The dialogue was also something that made me uncomfortable. Not that it didn't make me laugh at some parts. It was just that it was a little bit mature for their age. As in, teenagers I knew didn't talk like that unless they were hidden perpetually behind SAT books. Had I not known their real ages, I would've thought them to be college students. Then there's the whole cheesiness factor. Yes, it is difficult to write frightening and wrenching scenes without them becoming inevitably cliche but I find that Wildefire suffers from it whenever Ash is either in a nightmare or backed into a corner by someone or something. As I am a college student, I find that none of these kids, Ash included, sound especially like high school teenagers but more like my smart and sometimes reckless friends. It was just something that bothered me throughout the book.

Now let's talk about Ash's sister, Eve, because other than the fact that she's completely and totally kickass, she should be locked up. I don't care if she is a goddess. Someone should 1) give her a mental analysis and figure out that she's a sociopath and 2) toss her into the deepest crevice in the Pacific Ocean where she can rage forevermore. I appreciate that for once the villain is related to the protagnist. I'm glad that for once someone's showing that just because someone's blood-related to you doesn't mean they're going to go Oh, I love you. I can't hurt you even though you basically knocked a girl's teeth over my school's parking lot and killed her in my name. Because sometimes, relatives are assholes, plain and simple. Yes, even sisters.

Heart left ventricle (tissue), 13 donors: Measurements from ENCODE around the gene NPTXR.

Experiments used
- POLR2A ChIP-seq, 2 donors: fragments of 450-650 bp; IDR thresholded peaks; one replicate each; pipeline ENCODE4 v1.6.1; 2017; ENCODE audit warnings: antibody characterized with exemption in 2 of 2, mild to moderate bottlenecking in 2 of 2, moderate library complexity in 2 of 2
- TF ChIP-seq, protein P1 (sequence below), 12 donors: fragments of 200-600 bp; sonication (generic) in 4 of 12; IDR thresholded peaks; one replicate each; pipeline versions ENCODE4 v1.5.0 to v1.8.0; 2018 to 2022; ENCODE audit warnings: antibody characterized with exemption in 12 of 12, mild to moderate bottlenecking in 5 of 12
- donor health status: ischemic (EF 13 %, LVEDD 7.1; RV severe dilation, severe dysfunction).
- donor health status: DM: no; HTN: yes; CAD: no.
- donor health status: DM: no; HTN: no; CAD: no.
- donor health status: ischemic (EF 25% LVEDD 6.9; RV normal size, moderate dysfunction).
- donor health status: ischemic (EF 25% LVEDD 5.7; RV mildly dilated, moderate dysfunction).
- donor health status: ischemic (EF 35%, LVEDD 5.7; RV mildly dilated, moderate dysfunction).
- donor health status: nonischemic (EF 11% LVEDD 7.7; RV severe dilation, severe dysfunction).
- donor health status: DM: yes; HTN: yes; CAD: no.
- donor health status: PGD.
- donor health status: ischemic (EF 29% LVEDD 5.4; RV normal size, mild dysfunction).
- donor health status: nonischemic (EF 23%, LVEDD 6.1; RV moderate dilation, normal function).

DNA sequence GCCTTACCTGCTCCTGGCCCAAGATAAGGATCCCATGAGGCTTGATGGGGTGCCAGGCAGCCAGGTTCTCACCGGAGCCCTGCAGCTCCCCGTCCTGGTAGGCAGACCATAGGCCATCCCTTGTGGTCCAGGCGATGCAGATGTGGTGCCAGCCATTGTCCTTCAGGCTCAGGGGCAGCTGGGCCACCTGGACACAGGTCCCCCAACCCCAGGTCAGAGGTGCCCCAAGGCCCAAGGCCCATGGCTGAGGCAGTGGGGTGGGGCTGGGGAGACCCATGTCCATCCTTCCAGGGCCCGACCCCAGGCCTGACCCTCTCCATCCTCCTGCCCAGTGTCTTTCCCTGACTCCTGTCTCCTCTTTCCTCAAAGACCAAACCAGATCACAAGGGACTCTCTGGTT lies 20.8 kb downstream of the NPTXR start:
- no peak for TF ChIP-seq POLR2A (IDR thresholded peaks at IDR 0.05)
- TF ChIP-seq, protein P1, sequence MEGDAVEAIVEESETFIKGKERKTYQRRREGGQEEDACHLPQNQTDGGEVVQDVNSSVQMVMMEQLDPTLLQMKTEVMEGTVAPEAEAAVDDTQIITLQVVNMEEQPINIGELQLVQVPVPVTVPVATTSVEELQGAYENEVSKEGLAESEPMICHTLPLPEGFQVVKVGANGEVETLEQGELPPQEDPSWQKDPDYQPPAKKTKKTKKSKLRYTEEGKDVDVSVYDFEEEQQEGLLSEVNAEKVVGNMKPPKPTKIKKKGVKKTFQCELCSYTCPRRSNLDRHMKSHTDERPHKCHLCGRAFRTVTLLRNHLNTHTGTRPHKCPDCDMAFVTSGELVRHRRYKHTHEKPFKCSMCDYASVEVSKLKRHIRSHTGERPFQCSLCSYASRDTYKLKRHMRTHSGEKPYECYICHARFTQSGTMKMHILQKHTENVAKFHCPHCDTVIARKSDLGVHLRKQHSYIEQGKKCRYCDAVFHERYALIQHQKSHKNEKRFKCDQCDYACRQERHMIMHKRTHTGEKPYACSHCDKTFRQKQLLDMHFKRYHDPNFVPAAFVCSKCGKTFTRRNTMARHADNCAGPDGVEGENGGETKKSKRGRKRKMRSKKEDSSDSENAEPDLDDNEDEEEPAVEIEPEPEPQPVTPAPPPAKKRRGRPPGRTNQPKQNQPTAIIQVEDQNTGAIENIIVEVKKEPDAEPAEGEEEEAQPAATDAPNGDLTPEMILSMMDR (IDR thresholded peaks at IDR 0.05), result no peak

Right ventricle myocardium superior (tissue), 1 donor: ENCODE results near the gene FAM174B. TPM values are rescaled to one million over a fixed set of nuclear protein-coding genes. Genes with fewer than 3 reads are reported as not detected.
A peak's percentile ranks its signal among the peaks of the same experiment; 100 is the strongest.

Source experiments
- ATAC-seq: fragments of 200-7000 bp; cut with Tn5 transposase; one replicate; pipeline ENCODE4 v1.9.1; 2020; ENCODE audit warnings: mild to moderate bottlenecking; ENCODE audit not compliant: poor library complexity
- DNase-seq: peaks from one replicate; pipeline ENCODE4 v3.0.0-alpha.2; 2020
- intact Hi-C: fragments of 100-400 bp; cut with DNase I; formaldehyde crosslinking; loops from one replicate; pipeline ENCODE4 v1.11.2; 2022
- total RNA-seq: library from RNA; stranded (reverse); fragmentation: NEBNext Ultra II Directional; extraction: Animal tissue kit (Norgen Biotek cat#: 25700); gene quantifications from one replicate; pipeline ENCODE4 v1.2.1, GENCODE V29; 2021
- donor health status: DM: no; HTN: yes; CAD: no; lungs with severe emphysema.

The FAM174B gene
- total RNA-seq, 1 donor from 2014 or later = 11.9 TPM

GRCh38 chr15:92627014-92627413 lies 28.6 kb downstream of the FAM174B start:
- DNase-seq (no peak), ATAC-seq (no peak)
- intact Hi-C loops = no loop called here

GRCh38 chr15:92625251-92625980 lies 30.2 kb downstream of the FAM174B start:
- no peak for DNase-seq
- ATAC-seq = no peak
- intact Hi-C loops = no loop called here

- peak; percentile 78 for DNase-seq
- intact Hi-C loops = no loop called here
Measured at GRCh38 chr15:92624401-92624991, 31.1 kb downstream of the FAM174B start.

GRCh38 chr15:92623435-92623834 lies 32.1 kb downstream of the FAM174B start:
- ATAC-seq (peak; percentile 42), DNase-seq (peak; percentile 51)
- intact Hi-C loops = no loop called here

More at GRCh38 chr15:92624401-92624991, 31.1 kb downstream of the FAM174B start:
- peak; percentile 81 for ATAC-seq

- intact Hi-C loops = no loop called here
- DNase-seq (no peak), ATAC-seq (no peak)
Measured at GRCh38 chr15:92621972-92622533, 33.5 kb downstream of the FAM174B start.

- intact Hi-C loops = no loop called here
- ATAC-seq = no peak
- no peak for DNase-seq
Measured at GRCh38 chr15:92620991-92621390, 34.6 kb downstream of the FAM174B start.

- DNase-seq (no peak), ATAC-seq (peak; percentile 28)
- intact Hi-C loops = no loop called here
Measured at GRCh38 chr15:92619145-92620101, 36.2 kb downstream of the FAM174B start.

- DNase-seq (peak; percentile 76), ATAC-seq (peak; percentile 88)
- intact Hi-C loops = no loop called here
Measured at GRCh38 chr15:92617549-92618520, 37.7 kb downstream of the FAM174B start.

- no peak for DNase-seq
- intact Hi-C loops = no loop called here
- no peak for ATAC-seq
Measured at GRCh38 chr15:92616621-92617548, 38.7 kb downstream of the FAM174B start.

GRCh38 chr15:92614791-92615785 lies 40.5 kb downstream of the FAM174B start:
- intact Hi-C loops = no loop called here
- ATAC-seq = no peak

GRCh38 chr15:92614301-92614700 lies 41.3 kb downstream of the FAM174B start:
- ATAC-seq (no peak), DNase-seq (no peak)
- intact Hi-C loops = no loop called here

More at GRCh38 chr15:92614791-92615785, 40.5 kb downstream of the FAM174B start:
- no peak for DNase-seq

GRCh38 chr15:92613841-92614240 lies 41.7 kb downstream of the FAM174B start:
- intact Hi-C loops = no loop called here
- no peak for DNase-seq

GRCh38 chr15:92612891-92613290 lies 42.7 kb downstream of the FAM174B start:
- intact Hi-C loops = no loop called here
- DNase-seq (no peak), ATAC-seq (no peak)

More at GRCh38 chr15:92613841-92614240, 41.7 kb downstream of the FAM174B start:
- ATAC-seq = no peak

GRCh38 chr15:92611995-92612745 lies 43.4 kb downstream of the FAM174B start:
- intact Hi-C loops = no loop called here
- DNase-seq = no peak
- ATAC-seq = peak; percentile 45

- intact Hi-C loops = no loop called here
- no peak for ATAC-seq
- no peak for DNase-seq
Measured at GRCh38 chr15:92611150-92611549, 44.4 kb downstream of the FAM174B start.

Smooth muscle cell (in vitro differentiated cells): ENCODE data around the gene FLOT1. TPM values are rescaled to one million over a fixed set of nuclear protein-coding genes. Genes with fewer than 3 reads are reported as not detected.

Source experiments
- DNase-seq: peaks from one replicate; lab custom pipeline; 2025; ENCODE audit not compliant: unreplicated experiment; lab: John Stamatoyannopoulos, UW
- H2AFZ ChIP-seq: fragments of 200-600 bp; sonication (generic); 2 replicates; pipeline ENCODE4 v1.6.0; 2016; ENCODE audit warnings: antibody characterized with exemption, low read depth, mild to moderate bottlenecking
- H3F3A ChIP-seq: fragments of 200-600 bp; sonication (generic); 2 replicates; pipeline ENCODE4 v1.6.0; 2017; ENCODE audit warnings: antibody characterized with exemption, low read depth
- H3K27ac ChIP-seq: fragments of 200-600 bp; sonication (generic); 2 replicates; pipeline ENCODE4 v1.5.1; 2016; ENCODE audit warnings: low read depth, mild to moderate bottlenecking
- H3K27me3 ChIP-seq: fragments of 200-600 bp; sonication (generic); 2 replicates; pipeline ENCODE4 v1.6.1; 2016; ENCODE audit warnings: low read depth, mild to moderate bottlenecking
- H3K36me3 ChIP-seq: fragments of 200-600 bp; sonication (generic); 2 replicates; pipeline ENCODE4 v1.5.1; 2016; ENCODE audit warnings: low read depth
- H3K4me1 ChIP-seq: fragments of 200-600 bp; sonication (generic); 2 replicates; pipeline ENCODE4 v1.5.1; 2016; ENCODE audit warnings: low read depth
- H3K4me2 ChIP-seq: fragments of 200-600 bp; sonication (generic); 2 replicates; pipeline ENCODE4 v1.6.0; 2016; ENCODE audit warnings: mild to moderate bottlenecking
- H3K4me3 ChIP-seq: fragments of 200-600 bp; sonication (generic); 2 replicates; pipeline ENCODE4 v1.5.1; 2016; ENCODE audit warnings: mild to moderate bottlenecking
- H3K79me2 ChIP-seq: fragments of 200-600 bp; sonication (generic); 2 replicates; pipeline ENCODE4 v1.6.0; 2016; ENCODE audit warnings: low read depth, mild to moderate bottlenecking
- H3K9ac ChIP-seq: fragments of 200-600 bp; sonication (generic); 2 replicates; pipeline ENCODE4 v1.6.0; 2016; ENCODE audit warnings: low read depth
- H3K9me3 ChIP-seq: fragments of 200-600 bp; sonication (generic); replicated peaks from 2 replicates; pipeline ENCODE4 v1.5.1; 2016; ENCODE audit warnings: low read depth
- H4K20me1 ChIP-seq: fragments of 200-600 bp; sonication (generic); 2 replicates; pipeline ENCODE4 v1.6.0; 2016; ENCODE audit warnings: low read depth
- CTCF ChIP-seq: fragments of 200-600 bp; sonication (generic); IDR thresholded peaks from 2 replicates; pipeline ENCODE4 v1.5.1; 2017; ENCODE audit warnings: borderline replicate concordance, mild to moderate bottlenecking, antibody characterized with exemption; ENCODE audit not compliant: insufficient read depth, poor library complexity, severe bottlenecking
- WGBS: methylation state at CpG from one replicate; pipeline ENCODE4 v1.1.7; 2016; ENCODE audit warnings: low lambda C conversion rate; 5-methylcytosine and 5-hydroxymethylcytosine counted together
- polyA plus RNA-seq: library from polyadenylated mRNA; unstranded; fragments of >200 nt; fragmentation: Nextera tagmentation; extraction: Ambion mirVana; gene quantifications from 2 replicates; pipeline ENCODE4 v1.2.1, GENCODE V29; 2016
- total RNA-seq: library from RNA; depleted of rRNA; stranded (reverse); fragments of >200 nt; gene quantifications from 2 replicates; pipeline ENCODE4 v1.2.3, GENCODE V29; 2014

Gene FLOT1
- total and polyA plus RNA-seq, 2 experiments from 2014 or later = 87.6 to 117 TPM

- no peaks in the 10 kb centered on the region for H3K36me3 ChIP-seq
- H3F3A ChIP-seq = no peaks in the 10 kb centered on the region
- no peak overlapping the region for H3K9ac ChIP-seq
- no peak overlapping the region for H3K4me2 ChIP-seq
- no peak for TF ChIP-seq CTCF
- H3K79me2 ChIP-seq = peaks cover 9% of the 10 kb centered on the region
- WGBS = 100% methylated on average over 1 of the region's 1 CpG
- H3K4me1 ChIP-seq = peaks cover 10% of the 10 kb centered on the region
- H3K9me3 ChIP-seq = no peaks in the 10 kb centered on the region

Now about Colt, the love interest. When Colt climbed into Ash's bedroom, it assured the demotion of the following star. I'm sorry but the fact that even if it was just a dream, Ash was turned on is wrong. How do you not find it wrong that a college student is stalking a high school student? Can you say jailbait? Not to mention the declaration of insta-love. Of course the ending changed ALL of that. I literally reached the last line and went ASLKDASKDFLUDVNDILWEAJS NO WAY. I swear, the only reason why this book has three star is for the three of the best surprises to hit you. If there's one thing that Knight did absolutely terrifically in this book it was the twist because oh my soul were they ever insanely good. Insanely. And just because of that, I'm going to read the next. Yes, despite my many greivances, I'm reading the next one, why? Because Knight knows how to write well enough to keep going and only at the end does he throw the best punches at you. 

The real misgiving I had with this book was the hype. It didn't live up to the hype, and I hate it when a book does that. And then there's the pacing and that even though Ash knows she's a goddess about a third way through, she does nothing for the entire book. I mean seriously, she pretty much just breaks school rules, dates older men, plays tennis, fights with her sister and attends a school dance. Yeah, you know, everything I would do if I found out I was a fire goddess. It isn't until 3/4 of the way through that she even tries to find out who she is. Sigh. As much as I hate it, I recommend this book for the ending and the diverse albeit shallow main characters.

All in all=☆☆☆

*This was an ARC provided by Simon & Schuster publishing.
**This summary was taken from Goodreads.